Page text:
Â• During his work as a playoff analyst with TSN this spring, Jeremy Roenick has used the absolutely preposterous argument that the opinions of those who haven't Â“played the gameÂ” are somehow less valid than pro athletes like him.
Well, Mark Moore, brother of Steve and Dominic Moore, has Â“played the gameÂ”. And look what he has to say.
Mark Moore's solutions to curbing the unending stream of violent incidents Â– such as the shameful meltdown by Calgary players and coaching staff Saturday Â– are precisely what the league should be doing to clean up the game.
And though fining the Flames organization $100,000 is a good start, as always with the NHL, it's never enough. Colin Campbell should have more than doubled that fine and suspended coach Jim Playfair for at least Game 7 after permitting his team to embarrass themselves and the sport.
Â• What's this? There's a scenario that would lead Bill Wirtz to sell the Blackhawks? Do tell, good sir, do tell.
Â“If the (players') union hired someone like Bob (Goodenow), who just says (you're) lying whenever you say you're losing money, I'd put the team up for sale,Â” Wirtz told the Toronto Star Friday. Â“And I think that might cause other owners to look at their own investments.Â”
First of all, the notion other NHL owners would follow Wirtz's lead on anything other than ordering the finest caviar and chardonnay has got to be one of the most hilarious things I've ever heard in my life. Somebody get this guy in front of a stand-up comedy mic!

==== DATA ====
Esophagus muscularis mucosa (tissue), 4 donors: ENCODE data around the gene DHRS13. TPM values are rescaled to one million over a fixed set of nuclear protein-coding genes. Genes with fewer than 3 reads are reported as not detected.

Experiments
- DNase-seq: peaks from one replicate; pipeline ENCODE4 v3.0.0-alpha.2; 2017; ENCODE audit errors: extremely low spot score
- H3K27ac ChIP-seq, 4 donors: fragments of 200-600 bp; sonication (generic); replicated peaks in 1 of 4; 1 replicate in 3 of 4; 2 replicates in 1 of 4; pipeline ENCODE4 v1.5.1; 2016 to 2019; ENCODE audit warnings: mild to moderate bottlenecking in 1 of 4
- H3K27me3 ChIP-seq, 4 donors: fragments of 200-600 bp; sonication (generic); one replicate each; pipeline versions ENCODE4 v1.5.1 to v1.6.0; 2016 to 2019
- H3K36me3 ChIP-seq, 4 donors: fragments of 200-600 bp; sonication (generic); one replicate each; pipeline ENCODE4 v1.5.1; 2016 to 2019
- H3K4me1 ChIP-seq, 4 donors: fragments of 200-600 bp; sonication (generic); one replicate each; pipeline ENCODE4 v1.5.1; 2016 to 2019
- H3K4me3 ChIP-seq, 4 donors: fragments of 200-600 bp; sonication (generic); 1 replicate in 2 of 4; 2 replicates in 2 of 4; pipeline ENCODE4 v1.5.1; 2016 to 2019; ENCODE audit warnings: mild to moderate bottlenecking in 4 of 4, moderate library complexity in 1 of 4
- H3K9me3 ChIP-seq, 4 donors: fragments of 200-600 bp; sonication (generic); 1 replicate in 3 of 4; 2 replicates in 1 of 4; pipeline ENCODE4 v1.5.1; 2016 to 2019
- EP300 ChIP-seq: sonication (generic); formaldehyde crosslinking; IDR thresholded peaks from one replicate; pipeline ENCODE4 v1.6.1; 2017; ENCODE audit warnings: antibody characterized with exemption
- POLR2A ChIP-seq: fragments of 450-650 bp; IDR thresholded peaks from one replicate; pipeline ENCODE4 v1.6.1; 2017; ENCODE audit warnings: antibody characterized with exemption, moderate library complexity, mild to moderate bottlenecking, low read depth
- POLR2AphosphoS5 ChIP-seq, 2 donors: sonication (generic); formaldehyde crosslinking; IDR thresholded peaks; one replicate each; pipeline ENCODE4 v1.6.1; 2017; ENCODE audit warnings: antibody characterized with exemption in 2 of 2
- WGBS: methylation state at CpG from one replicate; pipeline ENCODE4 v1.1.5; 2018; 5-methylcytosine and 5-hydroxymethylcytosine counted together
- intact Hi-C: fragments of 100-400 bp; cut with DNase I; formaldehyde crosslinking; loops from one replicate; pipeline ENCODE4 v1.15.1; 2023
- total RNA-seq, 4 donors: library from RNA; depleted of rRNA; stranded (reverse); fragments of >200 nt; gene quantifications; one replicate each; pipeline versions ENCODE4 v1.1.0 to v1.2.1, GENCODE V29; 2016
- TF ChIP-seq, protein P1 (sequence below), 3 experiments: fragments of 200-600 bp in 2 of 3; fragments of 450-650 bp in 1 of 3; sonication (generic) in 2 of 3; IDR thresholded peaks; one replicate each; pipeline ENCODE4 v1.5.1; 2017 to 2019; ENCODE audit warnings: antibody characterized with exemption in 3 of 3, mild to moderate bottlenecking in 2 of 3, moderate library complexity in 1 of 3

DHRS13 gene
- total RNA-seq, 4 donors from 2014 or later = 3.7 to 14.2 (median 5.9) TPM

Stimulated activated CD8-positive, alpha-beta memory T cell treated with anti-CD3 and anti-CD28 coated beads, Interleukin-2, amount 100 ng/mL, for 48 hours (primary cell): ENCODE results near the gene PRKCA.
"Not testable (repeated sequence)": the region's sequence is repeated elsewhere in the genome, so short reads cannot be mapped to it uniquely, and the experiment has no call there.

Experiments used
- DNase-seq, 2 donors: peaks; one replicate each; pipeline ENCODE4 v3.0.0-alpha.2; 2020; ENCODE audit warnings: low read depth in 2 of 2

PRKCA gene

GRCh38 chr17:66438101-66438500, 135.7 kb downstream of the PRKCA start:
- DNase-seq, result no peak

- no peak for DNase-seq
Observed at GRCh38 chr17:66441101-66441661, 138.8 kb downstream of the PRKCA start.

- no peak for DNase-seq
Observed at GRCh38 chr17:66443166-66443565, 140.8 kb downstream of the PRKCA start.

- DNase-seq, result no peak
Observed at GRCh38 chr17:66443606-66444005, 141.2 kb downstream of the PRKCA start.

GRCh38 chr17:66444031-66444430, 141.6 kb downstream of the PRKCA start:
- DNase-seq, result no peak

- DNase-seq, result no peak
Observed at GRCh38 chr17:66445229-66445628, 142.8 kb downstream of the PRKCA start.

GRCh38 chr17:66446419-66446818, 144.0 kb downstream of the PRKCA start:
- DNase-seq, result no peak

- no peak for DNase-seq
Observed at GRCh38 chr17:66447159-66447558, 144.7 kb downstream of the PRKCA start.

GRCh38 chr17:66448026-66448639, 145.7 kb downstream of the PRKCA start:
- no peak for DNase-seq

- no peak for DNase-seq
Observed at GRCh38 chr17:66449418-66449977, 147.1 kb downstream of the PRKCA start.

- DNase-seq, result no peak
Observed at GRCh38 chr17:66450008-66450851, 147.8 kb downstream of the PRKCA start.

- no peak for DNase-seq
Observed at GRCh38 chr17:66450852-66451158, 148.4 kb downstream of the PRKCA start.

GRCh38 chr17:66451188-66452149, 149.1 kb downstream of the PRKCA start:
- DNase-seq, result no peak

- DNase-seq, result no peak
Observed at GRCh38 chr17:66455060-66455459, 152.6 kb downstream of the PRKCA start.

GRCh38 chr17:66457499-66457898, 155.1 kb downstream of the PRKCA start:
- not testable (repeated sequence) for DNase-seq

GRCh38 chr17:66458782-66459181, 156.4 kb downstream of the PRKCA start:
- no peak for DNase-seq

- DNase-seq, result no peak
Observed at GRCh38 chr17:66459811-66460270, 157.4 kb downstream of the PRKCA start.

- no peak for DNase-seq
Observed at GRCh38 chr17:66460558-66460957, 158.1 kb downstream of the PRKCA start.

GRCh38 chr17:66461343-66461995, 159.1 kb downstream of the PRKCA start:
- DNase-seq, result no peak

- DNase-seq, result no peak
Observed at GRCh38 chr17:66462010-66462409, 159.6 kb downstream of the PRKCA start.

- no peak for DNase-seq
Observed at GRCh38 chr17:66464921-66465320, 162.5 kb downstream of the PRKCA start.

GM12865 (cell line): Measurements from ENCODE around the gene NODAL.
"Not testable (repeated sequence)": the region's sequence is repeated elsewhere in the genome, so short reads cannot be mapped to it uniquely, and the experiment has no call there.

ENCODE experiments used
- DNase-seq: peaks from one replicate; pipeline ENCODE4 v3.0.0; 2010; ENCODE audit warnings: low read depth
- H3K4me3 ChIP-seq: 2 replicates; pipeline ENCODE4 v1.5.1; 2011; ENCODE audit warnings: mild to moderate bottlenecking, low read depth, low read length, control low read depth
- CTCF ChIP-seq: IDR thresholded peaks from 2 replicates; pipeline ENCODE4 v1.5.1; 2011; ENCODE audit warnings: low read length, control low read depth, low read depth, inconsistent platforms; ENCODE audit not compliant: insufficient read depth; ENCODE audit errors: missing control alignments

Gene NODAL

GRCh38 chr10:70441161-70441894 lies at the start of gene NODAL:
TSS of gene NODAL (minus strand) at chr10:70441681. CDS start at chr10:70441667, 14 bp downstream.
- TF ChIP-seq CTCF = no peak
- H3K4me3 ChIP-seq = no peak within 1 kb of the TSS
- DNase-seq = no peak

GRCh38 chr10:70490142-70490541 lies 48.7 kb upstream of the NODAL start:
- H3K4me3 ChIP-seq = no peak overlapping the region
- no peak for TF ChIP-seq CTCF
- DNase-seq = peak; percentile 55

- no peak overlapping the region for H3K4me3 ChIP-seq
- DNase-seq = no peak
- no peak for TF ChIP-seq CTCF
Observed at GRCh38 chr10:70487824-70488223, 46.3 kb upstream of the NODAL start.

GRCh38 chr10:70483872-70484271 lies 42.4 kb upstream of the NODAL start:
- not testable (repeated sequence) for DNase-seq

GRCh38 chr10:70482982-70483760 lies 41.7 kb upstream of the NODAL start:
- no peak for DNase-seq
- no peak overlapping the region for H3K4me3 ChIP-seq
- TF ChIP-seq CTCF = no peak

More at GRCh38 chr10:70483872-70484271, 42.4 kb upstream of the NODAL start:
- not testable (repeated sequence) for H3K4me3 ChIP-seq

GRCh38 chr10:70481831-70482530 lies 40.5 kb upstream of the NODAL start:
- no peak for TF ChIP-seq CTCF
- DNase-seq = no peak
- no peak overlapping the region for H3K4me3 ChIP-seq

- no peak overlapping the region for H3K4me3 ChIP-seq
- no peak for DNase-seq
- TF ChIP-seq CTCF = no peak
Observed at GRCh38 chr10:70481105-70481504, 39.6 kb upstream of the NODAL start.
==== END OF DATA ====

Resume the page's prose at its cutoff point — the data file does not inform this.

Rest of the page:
As for the union replacing Ted Saskin with a pit bull similar to Goodenow, what more incentive do the players need? Don't get me wrong, I believe there should be a better working relationship between the players and owners, but this is too juicy an opportunity to pass up.
Never thought I'd say this, but come back, Bob. At least until Wirtz signs those sale papers. Then go away again.
Â• You'd always like to hear the accused's side of the story, but if Sean Hill really did use performance-enhancing drugs, a 20-game suspension Â– the amount mandated by the league's drug policy for a first-time offense - doesn't cut it.
As Canada's favorite whacked-out grandpa noted Saturday night, a 50-game suspension for Hill would have been far more preferable. This league should have no mercy on anyone busted for cheating, before the slippery slope leads to a type of catastrophe currently being Â“dealt withÂ” by Major League Baseball.
If you want to lead by example, someone's got to be made an example of. Hill was the first guy caught and thus presented the perfect opportunity to send a forceful message to the rest of the league. But once again, the NHL didn't go far enough.
Predictable, really, but sad and frustrating nonetheless.